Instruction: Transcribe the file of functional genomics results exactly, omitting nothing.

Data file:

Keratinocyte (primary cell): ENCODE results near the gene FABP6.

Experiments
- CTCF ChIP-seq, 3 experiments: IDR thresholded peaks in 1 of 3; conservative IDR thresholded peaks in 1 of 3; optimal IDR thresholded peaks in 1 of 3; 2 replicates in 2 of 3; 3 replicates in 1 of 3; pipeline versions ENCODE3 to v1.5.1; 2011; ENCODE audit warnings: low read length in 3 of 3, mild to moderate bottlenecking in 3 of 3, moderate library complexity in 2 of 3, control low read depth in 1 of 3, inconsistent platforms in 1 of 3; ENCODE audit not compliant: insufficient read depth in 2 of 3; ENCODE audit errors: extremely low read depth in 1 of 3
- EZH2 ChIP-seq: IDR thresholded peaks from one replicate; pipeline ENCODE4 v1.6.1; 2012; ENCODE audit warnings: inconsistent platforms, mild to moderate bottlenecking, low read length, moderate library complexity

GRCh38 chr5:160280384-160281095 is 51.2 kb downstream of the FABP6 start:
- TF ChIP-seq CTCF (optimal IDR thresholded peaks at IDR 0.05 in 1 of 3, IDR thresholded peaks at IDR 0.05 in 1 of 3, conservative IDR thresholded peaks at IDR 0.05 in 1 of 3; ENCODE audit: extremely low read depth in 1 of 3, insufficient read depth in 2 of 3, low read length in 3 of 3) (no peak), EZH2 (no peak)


Keratinocyte (primary cell): ENCODE results near the gene FABP6.

Experiments
- CTCF ChIP-seq, 3 experiments: IDR thresholded peaks in 1 of 3; conservative IDR thresholded peaks in 1 of 3; optimal IDR thresholded peaks in 1 of 3; 2 replicates in 2 of 3; 3 replicates in 1 of 3; pipeline versions ENCODE3 to v1.5.1; 2011; ENCODE audit warnings: low read length in 3 of 3, mild to moderate bottlenecking in 3 of 3, moderate library complexity in 2 of 3, control low read depth in 1 of 3, inconsistent platforms in 1 of 3; ENCODE audit not compliant: insufficient read depth in 2 of 3; ENCODE audit errors: extremely low read depth in 1 of 3
- EZH2 ChIP-seq: IDR thresholded peaks from one replicate; pipeline ENCODE4 v1.6.1; 2012; ENCODE audit warnings: inconsistent platforms, mild to moderate bottlenecking, low read length, moderate library complexity

GRCh38 chr5:160280384-160281095 is 51.2 kb downstream of the FABP6 start:
- TF ChIP-seq CTCF (optimal IDR thresholded peaks at IDR 0.05 in 1 of 3, IDR thresholded peaks at IDR 0.05 in 1 of 3, conservative IDR thresholded peaks at IDR 0.05 in 1 of 3; ENCODE audit: extremely low read depth in 1 of 3, insufficient read depth in 2 of 3, low read length in 3 of 3) (no peak), EZH2 (no peak)